Projects & Partnerships

The British Lichen Society (BLS) has a strong history of project partnership, where the Society and its members work closely with a range of conservation organisations to design/deliver important project with a lichen element or focus. These projects are mainly managed by our partners, where the BLS contribute knowledge, expertise and specialist input where required e.g. various Plantlife projects. However, this also includes programmes where the BLS have managed and coordinated projects e.g. Scottish Lichen Apprenticeship Scheme, which was also part funded by the Society. The various project partnerships can be found below.

The Scottish Lichen Apprenticeship (LA) Scheme was a three-year (2003 – 2006) training programme, coordinated by Sandy and Brian Coppins to address the ever-growing skills gap in lichenology.

To date, this is the most successful lichen scheme that has been delivered in Britain, where many of the top lichenologists today were trained as Lichen Apprentices.

The Lake District is a national stronghold for Atlantic woodlands and the lichen-bryophyte assemblages that define this habitat. In 2018, Plantlife was awarded a Heritage Lottery Fund (HLF) grant to deliver a two-year project (2018 - 2020) to provide people with an opportunity to explore the wonders of Cumbria’s rainforest.

The Alliance for Scotland’s Rainforest is a voluntary partnership of organisations that are involved with Atlantic woodlands along Scotland’s west coast. This is a collaborative approach to raise the profile, conserve and engage people with this international important woodland habitat.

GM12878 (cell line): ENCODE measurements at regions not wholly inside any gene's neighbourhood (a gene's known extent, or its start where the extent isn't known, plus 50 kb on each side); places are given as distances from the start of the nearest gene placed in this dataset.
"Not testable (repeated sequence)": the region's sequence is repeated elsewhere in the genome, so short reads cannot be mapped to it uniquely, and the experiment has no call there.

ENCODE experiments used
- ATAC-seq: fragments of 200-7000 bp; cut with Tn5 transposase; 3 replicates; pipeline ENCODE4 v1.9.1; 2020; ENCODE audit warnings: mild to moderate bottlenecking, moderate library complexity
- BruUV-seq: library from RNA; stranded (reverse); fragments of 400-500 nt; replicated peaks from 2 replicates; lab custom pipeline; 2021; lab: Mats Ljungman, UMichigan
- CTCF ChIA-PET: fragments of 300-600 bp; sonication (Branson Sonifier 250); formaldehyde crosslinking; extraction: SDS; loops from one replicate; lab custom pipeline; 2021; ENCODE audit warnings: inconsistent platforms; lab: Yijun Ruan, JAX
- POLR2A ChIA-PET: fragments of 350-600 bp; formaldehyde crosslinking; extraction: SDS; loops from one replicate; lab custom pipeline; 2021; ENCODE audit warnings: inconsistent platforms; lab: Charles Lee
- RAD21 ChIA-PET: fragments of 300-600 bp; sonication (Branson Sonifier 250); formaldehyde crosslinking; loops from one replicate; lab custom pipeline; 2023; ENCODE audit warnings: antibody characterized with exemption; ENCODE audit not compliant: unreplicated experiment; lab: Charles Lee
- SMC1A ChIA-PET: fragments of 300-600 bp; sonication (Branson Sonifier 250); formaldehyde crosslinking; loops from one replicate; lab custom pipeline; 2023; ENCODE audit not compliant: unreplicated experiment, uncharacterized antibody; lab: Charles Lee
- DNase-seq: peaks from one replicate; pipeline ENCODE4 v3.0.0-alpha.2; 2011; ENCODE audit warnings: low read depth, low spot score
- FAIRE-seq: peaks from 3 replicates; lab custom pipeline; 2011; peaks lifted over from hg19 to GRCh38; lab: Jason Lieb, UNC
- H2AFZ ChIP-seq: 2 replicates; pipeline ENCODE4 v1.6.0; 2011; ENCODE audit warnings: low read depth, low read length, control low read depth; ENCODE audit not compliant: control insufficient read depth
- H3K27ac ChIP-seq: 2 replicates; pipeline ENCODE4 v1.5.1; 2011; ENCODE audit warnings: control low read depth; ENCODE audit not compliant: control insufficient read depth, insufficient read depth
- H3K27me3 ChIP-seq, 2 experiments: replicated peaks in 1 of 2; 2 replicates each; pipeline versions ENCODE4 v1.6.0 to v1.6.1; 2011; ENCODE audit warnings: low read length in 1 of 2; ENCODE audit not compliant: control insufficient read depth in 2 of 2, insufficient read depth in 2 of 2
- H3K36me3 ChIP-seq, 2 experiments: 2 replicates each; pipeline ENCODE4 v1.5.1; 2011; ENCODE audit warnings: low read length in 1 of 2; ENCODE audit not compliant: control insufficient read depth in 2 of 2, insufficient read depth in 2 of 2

The Lost and Found Fungi (LAFF) project was a volunteer / citizen science-based conservation project delivered between 2014 – 2020 by RBG Kew.

It aimed to increase awareness, recording, and knowledge of 100 rarely-recorded fungi in the UK (LAFF100), which included a suite of lichen species.

The ID Trainers for the Future project, coordinated by the Natural History Museum was a successful partnership training programme delivered between 2014 – 2018. During this period, fifteen trainees across three cohorts undertook a one-year, work-based training programme and were provided with the opportunity to specialise in a taxonomic group of their choice.

The CENNAD Lichen Apprenticeship Scheme was a two-year Plantlife project delivered from 2016 to 2018 across Wales, by Project Officer Tracey Lovering. Here, a specialist lichen training programme was offered to 15 apprentices to develop their knowledge and skillset in lichen identification and recording.

Building Resilience in South West Woodlands was a four-year Plantlife project (2018 – 2022), to raise awareness of Atlantic woodlands across Cornwall, Devon and Somerset, whilst implementing important management works to ensure the conservation of these habitats.

The Make the Small Things Count project was a two-year Heritage Lottery Funded project delivered by Plantlife between 2015 – 2017, celebrating the Atlantic woodlands of the South West and the lower plants that are found there.

OPAL was an exciting initiative formed from a giant partnership of c. 22 scientific, educational and government organisations that was run from Imperial College London and funded by the Big Lottery in two phases from 2007-2016.